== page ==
Is Beer Too Expensive?

August 29, 2018

News Menu



All Dates
  • All Dates
  • 2019
    • April 2019 (1)
    • March 2019 (1)
    • February 2019 (2)
  • 2018
    • October 2018 (1)
    • September 2018 (3)
    • August 2018 (2)
    • July 2018 (4)
    • June 2018 (2)
    • May 2018 (2)
    • April 2018 (2)
    • March 2018 (2)
    • February 2018 (2)
    • January 2018 (2)
  • 2017
    • December 2017 (1)
    • September 2017 (1)
    • June 2017 (1)
    • May 2017 (1)
    • March 2017 (1)
    • January 2017 (1)
  • 2016
    • December 2016 (1)
    • November 2016 (1)
    • October 2016 (1)
    • September 2016 (1)
    • August 2016 (1)
    • July 2016 (2)
    • May 2016 (1)
    • March 2016 (3)
    • January 2016 (2)
  • 2015
    • August 2015 (1)
    • May 2015 (1)
    • February 2015 (1)
  • 2014
    • November 2014 (1)
    • September 2014 (2)
    • August 2014 (1)
Is Beer Too Expensive?

Nearly two years ago, we published A Blog about Cask. It was a defence of the price of cask beer from small brewers such as ourselves, where quality is the main consideration by the producer.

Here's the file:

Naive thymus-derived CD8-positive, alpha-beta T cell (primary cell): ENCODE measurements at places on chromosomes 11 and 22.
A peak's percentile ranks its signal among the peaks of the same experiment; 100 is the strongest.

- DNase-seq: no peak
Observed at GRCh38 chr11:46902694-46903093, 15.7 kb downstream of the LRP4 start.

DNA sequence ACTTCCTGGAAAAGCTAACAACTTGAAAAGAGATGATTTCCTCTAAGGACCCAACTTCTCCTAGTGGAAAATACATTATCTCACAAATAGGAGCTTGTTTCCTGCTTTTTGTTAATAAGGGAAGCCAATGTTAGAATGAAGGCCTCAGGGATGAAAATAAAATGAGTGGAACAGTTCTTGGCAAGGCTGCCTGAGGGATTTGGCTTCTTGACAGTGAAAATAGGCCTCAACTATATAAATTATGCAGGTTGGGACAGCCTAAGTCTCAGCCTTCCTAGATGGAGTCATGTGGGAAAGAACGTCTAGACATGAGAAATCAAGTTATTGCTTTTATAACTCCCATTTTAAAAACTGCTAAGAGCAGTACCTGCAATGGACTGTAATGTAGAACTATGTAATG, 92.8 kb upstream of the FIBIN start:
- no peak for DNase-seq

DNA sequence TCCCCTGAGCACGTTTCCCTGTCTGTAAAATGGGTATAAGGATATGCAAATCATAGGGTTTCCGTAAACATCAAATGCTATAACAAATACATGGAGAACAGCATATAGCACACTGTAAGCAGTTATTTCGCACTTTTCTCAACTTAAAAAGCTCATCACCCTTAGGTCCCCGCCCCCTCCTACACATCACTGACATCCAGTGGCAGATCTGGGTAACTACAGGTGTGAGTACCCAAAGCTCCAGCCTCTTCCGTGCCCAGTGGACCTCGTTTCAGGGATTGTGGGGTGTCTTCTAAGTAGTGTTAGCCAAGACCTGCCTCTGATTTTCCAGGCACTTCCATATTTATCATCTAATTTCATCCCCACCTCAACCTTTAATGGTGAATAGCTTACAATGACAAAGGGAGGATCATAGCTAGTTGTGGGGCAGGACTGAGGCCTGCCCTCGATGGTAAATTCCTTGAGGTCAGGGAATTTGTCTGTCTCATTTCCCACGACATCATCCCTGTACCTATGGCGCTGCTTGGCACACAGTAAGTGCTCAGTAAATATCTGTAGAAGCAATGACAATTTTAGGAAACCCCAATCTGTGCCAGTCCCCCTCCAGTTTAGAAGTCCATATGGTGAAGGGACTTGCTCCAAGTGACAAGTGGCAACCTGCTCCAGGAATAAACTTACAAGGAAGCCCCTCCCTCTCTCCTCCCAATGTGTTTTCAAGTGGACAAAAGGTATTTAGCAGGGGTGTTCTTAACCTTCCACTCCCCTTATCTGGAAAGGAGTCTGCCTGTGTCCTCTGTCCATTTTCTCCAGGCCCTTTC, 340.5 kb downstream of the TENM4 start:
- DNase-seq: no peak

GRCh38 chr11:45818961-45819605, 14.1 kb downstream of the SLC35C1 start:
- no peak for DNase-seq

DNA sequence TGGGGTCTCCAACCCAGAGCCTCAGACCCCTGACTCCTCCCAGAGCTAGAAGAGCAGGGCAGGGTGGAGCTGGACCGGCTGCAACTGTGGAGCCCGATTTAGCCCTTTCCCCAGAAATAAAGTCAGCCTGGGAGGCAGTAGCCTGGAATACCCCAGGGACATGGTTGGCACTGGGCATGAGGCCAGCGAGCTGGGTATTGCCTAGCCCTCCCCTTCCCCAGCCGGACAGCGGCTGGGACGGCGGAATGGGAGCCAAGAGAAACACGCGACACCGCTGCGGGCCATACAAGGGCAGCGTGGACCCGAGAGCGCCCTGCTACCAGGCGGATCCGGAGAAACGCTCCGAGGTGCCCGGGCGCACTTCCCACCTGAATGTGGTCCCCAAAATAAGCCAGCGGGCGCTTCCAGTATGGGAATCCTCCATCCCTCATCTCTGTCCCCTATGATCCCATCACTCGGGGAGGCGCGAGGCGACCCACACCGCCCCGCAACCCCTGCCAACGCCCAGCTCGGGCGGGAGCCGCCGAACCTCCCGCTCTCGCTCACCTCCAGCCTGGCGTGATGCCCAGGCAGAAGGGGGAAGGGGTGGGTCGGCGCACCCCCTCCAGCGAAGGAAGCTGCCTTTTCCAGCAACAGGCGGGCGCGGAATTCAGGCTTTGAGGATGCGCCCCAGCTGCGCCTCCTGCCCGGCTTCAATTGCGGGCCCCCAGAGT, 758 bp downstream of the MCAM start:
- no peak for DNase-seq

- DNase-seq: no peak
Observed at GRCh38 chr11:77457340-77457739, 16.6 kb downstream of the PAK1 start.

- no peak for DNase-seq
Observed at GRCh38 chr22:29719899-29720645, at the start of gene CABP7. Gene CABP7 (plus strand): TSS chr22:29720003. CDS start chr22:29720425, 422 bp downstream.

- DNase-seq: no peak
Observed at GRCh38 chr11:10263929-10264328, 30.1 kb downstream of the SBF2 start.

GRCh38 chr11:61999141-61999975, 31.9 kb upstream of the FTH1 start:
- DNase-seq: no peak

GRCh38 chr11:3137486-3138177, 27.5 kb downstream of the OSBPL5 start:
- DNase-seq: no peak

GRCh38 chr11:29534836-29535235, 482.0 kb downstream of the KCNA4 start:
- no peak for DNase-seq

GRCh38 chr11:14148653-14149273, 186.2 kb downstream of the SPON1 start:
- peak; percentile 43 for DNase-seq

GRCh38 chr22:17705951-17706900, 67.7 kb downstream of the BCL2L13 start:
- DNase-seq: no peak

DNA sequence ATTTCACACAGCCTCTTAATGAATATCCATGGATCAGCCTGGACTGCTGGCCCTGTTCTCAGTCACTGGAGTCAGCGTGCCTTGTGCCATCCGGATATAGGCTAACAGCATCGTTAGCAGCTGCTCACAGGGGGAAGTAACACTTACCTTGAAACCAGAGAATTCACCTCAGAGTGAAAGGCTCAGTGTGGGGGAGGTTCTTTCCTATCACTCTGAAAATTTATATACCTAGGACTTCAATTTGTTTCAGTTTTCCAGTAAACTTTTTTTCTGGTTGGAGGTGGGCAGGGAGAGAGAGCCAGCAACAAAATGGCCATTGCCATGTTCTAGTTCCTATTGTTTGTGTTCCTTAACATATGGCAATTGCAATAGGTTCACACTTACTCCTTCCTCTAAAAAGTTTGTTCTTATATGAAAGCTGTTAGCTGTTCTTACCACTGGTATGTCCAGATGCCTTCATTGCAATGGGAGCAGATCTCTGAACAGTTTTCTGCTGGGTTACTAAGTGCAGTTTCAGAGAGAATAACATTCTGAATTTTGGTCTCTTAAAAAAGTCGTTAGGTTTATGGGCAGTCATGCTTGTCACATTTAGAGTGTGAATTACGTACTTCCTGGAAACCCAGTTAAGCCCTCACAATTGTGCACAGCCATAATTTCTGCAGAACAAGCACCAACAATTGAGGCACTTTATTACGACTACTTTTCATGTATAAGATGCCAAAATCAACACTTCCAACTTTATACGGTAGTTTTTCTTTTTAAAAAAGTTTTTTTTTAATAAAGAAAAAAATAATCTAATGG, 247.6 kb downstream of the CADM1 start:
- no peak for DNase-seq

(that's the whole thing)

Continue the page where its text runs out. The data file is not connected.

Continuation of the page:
TL;DR - if you want higher quality, it comes with higher prices. And even those higher prices aren’t as high as you think they are.

It’s possible to brew an exceptional beer at a low price. Many brewers do. We do. Cwtch won Champion Beer of Britain in 2015, and is £3.60 a pint on cask in our pubs. That’s exactly the average price for a beer in the UK. OK, so “average” isn’t necessarily the same as “low”, but when you consider that the stuff on the lower side of that average are produced in places like this using cheaper ingredients and have enormous economy of scale to drive raw material costs down, the national average for a price of generic “beer” is set pretty damn low.